I'd stay put too. We are about 16 miles from my son, partner and grandchild, who we look after one day a week. I think it is the ideal distance, near enough to easily see each other and help each other out but far enough away that we are not in each other's pockets.

Fronkydonky Wed 05-May-21 17:45:20

I’d stay put if I were you. An elderly couple of neighbours that lived in London all of their lives, moved to my city on the Welsh border to be near their only son who had moved to Wales with his family. They knew absolutely nobody here and their son visited them once maybe twice a year until they both passed away. The next door neighbour did far more for them than their absent son ever did. If you are happy in your village stay put. I’ll bet my late neighbours wished they’d stayed near all of their friends.

Caligrandma Wed 05-May-21 17:28:59

Yes, take your time. Are there grandchildren? It's common for daughters to want you closeby. I agree 16 miles is fairly close already. Gosh, in a city 30 miles is close. Do you own a property? If so, there are taxes, selling costs etc. I would just offer to visit her more often. Start with that. See how it goes.

Joyfulnanna Wed 05-May-21 16:55:25

Don't move if you have a lovely community that you value. 16 miles is a healthy distance from family lol

chattykathy Wed 05-May-21 16:35:41

My DD lived about half an hour away and we managed to see her and the GC at least once a week. Three years we fancied a move so went closer to her (about 10 mins away) but the main thing is that I love the town we are in. We do see more of the family and it's been great during lockdown as we either cycle over to see them as part of our exercise and we've been able to help out with childcare. I think in many ways it's more to do with your relationship than the distance but it does have advantages being so close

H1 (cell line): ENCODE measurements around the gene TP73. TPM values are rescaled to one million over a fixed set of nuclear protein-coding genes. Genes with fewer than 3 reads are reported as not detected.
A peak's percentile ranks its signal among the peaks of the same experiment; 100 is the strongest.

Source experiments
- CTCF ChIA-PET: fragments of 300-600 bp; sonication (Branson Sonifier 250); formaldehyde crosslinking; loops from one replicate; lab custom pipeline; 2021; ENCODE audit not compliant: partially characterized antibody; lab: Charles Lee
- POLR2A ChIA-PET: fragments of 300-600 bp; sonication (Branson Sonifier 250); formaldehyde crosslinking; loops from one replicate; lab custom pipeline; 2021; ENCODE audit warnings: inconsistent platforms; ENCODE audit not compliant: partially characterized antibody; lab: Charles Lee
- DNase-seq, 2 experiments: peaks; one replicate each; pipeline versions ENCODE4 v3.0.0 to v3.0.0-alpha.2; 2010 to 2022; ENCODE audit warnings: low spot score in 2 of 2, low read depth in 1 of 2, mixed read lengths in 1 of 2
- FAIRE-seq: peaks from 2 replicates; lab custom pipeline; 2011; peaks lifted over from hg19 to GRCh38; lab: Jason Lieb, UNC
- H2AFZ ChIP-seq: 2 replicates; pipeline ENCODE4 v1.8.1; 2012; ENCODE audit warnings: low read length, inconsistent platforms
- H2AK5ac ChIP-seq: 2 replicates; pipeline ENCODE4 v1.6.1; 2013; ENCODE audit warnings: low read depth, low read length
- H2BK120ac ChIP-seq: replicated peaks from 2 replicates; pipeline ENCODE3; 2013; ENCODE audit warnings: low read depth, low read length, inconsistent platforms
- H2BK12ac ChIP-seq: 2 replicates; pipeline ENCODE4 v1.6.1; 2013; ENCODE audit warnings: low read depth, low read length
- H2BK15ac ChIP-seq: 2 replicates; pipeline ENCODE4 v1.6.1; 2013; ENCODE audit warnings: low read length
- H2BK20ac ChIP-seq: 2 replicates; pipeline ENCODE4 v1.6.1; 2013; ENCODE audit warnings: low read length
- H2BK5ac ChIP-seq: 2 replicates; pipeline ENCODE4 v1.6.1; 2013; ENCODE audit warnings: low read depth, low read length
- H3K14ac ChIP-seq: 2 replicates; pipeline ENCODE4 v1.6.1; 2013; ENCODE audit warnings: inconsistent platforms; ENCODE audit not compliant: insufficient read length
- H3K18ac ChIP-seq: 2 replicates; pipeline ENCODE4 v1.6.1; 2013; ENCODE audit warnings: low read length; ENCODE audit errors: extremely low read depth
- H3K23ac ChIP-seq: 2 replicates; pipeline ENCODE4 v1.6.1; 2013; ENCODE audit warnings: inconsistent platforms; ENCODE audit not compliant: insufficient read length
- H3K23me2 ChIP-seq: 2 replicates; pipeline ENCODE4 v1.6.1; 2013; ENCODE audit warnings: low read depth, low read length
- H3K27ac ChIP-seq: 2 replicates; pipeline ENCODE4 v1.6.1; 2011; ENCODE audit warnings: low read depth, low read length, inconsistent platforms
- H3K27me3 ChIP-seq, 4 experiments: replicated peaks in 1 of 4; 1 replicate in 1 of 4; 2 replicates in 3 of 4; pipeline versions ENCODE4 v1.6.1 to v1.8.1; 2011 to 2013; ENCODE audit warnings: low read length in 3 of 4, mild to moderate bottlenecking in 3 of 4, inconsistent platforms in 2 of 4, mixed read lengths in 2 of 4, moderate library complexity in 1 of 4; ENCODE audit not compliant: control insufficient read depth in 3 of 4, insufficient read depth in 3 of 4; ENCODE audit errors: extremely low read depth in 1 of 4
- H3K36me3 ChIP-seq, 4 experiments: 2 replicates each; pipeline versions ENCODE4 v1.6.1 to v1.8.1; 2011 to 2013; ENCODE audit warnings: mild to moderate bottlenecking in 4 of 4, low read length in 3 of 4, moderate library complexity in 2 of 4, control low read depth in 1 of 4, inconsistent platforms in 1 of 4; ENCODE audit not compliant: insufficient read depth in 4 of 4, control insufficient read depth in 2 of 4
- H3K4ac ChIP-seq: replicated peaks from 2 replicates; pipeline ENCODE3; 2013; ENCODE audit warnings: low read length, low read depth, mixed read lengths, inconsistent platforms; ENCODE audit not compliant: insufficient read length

lizzypopbottle Wed 05-May-21 15:52:17

I agree with most on here. I could drive 16 miles to my nearest Asda and think nothing of it. Have you considered letting your house, on a properly contracted, short term let, for six months and renting where your daughter lives? Then you'd know whether or not it would suit you to sell up and move.

Rene72 Wed 05-May-21 15:40:58

Stay where you are. I moved to help my disabled daughter when she got pregnant as she said she wouldn’t be able to cope. I ended up being an unpaid nanny and cleaner. She even used to send me shopping and I had to keep asking her husband to put the shopping bill money into my account. When she said to me...”I’m going to the gym, make sure you wash the conservatory floor and get the shoe marks off H has left on from his shoes” it was the final straw. I’d put up with a lot if arrogant remarks from her but this was the final straw. I didn’t even get weekends off, she’d ring me to look after the children (she’d had another by then) as they wanted to go out! Not saying your daughter would do that but at least you won’t be left in a strange town away from friends etc. as I was!

Edith81 Wed 05-May-21 15:36:11

Sorry I meant D not GD

Edith81 Wed 05-May-21 15:35:03

Sparkling, I think a lot depends on how strong your relationship is and are there any grandchildren? Would you see that much of your GD if you moved closer. Does she work full time and has she got a lot going on in her life. You don’t want to uproot yourself and then regret it. Just make sure it’s something you would want for yourself and not for convenience for your daughter.

GoldenLady Wed 05-May-21 15:26:45

For a column I write for our local (senior community) paper, I once took a survey on why people had decided to move here. The overwhelming answer was "To be nearer to my children."